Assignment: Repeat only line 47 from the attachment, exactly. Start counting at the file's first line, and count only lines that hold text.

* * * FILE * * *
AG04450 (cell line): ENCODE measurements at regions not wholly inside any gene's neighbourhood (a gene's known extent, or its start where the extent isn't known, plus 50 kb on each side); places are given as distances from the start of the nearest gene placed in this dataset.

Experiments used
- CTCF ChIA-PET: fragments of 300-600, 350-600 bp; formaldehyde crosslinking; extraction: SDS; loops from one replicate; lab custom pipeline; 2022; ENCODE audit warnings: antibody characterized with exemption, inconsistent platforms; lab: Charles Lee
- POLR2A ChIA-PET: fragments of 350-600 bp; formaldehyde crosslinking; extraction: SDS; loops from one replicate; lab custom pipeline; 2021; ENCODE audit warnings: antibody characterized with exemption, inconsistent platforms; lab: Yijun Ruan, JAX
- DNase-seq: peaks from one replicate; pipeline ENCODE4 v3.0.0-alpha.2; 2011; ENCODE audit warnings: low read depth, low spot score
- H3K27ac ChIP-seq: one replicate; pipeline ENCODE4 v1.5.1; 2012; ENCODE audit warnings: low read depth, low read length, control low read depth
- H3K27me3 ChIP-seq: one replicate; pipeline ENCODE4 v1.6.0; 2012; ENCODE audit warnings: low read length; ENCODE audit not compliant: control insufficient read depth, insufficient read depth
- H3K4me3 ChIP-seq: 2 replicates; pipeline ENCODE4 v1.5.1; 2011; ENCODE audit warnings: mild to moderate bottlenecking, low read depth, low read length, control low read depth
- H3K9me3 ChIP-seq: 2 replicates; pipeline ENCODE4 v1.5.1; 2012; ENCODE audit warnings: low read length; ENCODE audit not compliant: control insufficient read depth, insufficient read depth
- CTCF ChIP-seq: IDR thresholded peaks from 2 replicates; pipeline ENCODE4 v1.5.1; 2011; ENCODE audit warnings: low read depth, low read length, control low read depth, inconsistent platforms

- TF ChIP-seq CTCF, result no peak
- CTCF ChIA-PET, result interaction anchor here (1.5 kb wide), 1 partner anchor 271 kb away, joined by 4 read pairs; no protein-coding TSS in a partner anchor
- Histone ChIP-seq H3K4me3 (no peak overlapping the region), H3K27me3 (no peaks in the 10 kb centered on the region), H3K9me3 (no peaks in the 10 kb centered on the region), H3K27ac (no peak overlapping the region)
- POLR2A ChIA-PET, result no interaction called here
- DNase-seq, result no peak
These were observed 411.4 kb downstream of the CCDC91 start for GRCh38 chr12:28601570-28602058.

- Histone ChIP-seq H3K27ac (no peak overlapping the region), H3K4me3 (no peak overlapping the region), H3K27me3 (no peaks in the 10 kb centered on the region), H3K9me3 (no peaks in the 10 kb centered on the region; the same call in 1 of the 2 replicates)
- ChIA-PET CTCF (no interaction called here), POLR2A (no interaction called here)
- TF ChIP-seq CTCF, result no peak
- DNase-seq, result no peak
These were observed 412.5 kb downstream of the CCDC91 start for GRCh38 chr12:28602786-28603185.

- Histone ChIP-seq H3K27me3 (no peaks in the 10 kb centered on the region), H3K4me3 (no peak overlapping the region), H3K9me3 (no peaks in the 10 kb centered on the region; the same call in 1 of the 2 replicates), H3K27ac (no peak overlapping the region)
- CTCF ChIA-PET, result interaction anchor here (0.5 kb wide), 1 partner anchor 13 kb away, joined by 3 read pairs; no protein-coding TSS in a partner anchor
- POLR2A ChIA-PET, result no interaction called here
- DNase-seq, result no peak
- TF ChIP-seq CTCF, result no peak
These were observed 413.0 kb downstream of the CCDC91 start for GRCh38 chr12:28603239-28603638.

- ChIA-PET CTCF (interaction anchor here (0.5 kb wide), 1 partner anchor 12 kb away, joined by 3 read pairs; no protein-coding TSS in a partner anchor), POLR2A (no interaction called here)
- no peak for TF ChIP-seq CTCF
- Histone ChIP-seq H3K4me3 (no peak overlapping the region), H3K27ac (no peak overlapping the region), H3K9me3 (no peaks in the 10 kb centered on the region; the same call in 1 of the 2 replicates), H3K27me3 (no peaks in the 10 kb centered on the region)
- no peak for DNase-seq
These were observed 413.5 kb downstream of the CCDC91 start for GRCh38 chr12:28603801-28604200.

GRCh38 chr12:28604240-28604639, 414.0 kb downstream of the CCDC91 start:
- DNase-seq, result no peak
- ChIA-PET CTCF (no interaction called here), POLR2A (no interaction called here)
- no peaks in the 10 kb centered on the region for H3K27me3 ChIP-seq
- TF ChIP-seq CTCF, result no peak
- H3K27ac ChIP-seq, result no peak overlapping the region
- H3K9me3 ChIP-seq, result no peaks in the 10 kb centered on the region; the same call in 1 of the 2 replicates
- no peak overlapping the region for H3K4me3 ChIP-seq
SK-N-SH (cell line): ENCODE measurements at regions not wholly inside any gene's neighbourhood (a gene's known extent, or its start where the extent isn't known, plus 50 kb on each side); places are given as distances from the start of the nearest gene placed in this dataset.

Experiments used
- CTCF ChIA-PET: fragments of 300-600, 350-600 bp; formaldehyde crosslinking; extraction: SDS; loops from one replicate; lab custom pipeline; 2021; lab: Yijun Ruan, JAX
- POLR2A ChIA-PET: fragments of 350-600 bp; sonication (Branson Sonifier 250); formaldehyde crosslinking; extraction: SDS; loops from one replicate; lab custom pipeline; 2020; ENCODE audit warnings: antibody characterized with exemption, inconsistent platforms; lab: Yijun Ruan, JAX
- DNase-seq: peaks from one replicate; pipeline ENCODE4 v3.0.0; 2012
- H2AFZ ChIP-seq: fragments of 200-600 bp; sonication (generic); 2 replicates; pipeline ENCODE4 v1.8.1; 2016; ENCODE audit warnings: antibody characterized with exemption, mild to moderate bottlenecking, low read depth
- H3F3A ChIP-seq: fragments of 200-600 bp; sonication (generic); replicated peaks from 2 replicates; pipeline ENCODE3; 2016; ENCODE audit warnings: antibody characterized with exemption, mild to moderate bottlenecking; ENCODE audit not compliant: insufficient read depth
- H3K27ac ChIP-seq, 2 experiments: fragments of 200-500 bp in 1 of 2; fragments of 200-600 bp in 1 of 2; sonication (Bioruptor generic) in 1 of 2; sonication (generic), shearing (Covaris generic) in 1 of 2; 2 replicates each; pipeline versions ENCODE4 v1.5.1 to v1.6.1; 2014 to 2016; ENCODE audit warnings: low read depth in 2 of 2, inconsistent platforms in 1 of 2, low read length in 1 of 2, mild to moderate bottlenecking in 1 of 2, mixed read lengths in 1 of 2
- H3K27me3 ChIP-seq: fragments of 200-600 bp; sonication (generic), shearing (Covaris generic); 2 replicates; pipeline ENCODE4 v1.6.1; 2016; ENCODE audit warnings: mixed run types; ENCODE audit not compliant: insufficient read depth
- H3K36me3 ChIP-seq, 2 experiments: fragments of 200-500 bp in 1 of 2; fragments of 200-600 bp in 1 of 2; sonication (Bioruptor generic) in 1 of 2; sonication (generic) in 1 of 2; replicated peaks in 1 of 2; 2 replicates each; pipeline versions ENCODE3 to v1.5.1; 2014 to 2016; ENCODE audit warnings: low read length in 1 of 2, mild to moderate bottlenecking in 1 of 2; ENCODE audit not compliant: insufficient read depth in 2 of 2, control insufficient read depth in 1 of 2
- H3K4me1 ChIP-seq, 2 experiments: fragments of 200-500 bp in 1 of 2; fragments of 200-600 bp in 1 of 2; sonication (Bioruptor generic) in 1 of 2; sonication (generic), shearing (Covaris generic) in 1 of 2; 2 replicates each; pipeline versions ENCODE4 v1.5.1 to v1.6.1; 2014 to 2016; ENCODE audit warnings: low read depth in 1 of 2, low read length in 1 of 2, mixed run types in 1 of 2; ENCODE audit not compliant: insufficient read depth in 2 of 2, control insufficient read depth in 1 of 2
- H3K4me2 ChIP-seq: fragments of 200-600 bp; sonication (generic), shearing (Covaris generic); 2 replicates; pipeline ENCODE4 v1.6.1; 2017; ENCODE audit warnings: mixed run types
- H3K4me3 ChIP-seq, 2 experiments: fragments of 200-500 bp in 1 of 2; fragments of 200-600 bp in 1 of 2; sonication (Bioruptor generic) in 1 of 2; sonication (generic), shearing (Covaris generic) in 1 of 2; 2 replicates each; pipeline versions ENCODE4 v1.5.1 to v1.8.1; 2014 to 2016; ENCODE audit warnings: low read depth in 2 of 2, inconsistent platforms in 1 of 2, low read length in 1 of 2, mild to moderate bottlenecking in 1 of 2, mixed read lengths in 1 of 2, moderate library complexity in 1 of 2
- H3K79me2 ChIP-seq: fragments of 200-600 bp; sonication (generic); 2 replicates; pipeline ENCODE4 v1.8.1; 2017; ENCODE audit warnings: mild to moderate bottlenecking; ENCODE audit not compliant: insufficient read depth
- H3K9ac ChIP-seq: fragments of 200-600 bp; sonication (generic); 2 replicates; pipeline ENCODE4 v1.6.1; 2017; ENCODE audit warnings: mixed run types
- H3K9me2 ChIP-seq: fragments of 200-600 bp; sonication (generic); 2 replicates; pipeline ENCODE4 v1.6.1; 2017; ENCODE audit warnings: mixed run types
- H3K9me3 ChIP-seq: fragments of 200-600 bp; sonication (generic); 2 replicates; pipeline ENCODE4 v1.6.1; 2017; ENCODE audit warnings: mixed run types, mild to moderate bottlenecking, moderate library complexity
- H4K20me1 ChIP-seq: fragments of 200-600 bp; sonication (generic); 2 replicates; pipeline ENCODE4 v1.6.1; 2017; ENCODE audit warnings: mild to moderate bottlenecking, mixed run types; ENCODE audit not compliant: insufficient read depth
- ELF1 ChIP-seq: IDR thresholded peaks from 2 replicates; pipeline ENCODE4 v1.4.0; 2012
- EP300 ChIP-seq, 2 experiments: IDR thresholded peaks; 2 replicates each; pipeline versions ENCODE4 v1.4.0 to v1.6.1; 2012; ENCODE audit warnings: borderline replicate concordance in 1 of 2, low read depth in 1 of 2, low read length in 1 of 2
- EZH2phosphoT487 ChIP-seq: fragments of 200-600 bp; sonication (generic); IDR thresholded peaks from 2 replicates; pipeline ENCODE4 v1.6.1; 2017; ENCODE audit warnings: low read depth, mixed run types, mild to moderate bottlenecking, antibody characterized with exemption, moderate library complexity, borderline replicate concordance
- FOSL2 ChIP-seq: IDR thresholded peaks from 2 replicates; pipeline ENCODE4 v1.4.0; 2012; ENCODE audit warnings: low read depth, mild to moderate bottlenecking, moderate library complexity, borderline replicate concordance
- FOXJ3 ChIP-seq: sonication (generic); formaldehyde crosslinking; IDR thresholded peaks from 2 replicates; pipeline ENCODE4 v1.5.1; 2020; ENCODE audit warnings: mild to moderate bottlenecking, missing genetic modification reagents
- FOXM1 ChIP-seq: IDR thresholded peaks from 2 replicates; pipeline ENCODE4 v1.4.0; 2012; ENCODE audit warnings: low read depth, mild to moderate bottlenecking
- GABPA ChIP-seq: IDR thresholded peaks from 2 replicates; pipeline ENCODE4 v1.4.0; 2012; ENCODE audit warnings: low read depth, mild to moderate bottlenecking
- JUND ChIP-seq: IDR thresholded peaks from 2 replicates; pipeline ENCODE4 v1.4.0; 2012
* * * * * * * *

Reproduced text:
- H3F3A ChIP-seq: fragments of 200-600 bp; sonication (generic); replicated peaks from 2 replicates; pipeline ENCODE3; 2016; ENCODE audit warnings: antibody characterized with exemption, mild to moderate bottlenecking; ENCODE audit not compliant: insufficient read depth